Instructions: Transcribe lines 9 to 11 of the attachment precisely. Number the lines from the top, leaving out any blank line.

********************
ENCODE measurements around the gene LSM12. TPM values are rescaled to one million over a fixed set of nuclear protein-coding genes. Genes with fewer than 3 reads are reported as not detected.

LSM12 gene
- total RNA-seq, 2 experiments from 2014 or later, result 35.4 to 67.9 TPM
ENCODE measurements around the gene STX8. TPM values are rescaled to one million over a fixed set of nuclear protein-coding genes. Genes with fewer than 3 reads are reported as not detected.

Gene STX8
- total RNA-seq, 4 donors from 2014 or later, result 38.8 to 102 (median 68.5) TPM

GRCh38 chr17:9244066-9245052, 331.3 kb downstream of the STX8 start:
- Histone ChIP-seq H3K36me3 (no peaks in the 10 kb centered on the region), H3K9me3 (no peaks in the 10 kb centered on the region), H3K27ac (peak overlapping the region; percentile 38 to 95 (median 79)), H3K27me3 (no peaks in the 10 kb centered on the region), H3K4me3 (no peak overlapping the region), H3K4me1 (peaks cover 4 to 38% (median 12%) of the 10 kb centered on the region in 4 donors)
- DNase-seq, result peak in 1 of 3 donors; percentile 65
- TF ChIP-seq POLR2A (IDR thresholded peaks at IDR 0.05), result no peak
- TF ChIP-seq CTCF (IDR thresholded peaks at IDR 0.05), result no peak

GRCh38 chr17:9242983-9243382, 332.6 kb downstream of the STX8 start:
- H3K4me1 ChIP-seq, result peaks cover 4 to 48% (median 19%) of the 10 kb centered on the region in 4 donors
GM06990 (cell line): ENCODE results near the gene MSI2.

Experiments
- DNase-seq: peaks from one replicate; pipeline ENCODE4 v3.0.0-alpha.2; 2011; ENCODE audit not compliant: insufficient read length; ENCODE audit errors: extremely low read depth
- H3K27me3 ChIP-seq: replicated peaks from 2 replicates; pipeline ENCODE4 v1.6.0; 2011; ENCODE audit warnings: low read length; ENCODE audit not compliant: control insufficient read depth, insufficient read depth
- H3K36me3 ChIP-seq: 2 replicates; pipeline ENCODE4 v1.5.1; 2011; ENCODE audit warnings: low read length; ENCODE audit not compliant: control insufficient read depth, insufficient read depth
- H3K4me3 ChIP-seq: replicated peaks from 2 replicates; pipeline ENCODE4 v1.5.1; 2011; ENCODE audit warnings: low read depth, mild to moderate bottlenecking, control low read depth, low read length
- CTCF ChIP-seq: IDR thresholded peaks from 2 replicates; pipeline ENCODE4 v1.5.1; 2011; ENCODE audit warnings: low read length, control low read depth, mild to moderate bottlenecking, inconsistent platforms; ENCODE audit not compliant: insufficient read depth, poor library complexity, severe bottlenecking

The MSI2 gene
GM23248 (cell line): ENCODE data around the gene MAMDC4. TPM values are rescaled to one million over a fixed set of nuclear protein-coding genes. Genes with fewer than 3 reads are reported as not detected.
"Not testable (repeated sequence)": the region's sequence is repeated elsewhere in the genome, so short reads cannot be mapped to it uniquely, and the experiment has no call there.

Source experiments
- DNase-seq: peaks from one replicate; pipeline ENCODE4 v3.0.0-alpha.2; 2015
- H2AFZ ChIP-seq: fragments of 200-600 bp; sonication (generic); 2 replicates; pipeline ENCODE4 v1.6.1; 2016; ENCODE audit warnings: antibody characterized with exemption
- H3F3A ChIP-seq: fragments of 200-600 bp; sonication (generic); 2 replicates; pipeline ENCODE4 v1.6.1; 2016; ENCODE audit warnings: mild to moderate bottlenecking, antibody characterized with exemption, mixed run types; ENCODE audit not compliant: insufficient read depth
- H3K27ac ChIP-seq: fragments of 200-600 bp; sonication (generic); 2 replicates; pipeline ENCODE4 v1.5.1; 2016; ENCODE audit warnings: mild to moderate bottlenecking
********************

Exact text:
- DNase-seq, result peak in 1 of 3 donors; percentile 65
- TF ChIP-seq POLR2A (IDR thresholded peaks at IDR 0.05), result no peak
- TF ChIP-seq CTCF (IDR thresholded peaks at IDR 0.05), result no peak